“No,” Sy said, “you said if I scored. But I didn’t. There was nothing said about if you scored.”

Aleks said, slowly, “But it would be fair to offer.”

Sy said, “It stopped being fair about six years ago, from the first time–”

Wow! That sucks to read, doesn’t it? Not only is every line of dialogue tagged, every dialogue tag is “said.” Believe it or not, novice writers often make this two-fold mistake.

 

Resolving the first issue is fairly easy: Try out some other verbs. Not every dialogue tag needs to use said. In the original version of the passage, I used a number of different verbs to keep things fresh for the reader. Reading a bunch of “he said, she saids” on a page is monotonous and boring.

Swinging Too Far in the Opposite Direction

Once a new writer has been told they use said too often or they’re told said is overused and they should avoid it, they often hop right to the opposite extreme. They’ll completely excise said from their dialogue tags. This can lead to two problems: overuse of a favorite verb as an alternate to said, or a series of increasingly ridiculous verbs employed in said’s place.

“So,” Sy growled.

“You did not score,” Aleks smirked.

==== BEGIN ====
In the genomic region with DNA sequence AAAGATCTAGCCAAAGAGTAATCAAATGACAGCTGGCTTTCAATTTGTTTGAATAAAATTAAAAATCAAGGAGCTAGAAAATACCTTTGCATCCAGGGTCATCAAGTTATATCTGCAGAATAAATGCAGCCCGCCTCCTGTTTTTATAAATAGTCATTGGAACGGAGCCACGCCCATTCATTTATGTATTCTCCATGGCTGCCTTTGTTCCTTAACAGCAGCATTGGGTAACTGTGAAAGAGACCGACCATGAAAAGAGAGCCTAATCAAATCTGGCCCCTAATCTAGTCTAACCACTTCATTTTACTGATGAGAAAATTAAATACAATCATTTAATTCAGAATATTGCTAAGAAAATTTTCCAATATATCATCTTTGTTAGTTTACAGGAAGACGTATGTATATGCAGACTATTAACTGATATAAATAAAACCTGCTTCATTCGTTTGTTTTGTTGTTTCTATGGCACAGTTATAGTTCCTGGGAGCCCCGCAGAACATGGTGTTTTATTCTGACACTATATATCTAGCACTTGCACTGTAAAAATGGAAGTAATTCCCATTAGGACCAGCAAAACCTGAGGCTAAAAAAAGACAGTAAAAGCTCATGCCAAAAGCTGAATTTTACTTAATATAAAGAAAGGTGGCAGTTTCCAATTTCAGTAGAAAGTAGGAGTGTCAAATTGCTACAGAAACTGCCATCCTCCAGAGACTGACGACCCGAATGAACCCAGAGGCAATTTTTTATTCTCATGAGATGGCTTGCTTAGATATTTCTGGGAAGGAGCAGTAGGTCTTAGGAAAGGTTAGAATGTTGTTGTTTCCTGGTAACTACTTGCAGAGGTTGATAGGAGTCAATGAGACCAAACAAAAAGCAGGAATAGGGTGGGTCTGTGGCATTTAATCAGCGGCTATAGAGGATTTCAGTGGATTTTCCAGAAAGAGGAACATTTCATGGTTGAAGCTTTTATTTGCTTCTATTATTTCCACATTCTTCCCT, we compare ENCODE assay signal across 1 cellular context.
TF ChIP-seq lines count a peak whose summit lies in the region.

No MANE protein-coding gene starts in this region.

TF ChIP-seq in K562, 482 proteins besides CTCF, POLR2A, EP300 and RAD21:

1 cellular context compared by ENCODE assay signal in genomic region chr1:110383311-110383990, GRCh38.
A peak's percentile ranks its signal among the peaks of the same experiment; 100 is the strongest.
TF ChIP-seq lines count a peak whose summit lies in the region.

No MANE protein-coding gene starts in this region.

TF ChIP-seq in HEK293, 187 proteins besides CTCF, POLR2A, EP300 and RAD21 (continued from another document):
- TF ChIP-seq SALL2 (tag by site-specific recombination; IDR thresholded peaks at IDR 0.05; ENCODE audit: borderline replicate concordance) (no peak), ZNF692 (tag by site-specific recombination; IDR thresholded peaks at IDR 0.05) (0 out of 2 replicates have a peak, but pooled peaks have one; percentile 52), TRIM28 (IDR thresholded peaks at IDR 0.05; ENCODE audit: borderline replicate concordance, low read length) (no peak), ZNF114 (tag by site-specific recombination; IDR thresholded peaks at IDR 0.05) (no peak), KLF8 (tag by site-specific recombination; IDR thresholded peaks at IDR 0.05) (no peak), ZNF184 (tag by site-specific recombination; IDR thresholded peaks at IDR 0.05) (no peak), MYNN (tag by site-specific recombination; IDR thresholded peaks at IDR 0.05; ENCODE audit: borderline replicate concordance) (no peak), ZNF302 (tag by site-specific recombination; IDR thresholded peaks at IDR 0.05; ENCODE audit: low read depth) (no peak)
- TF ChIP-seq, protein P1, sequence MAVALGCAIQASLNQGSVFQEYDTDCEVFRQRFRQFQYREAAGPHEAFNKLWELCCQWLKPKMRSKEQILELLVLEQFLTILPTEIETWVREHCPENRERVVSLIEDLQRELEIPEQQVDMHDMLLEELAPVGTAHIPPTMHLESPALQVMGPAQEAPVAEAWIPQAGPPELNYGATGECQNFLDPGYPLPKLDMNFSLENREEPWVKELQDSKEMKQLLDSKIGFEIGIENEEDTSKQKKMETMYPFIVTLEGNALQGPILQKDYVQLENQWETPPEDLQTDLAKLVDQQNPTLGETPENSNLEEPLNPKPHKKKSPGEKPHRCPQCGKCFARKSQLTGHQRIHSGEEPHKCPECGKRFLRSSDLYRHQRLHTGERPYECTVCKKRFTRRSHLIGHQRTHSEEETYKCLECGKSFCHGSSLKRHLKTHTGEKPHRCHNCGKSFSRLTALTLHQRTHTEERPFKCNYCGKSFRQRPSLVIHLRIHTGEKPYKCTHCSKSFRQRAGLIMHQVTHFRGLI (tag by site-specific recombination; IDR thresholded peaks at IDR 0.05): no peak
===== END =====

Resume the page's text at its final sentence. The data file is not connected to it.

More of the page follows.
“Yet you still called me out here,” he sneered.

“I scored,” he snarled.

“Oh no,” Sy yelled, “you jerk, I didn’t agree to that, those odds weren’t on the table, you’re the one who offered–”

“Fair is fair,” Aleks retorted.

“No,” Sy huffed, “you said if I scored. But I didn’t. There was nothing said about if you scored.”

Aleks drawled, “But it would be fair to offer.”

Sy snapped, “It stopped being fair about six years ago, from the first time–”

Oh dear. There’s no a said in sight here, but it’s still tedious to read. All of these are stronger verbs than “said,” but there’s so much information crammed into each dialogue tag, it becomes tedious for the reader to work through the exchange. People are growling, snapping, huffing, snarling, and sneering—they’re angry. But we also have a character drawling, retorting, and—my personal favorite—smirking.